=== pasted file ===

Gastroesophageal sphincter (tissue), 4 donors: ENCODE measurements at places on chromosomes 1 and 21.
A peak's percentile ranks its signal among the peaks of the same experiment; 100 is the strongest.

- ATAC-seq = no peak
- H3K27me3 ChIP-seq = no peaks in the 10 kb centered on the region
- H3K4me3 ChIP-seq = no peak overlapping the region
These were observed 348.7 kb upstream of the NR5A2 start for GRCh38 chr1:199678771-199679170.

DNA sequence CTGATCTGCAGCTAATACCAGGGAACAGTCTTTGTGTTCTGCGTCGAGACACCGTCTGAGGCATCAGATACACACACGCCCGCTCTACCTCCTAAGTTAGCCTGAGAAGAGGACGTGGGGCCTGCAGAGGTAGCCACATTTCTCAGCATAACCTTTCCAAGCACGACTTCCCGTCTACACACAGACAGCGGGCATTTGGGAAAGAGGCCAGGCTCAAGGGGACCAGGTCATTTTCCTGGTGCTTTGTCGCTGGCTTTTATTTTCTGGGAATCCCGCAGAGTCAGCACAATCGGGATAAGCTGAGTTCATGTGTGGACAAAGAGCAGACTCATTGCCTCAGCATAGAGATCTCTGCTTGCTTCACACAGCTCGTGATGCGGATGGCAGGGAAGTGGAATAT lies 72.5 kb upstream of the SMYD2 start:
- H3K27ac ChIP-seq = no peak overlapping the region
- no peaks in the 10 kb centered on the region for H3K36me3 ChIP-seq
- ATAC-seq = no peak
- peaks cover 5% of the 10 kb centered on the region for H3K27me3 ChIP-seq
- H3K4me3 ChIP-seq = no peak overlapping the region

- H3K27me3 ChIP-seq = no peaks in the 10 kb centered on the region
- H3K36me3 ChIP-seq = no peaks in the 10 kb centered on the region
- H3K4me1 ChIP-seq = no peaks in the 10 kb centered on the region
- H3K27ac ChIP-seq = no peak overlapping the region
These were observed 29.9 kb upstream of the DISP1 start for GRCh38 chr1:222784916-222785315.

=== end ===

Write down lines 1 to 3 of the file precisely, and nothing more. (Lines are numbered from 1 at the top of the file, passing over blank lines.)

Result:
Gastroesophageal sphincter (tissue), 4 donors: ENCODE measurements at places on chromosomes 1 and 21.
A peak's percentile ranks its signal among the peaks of the same experiment; 100 is the strongest.

- ATAC-seq = no peak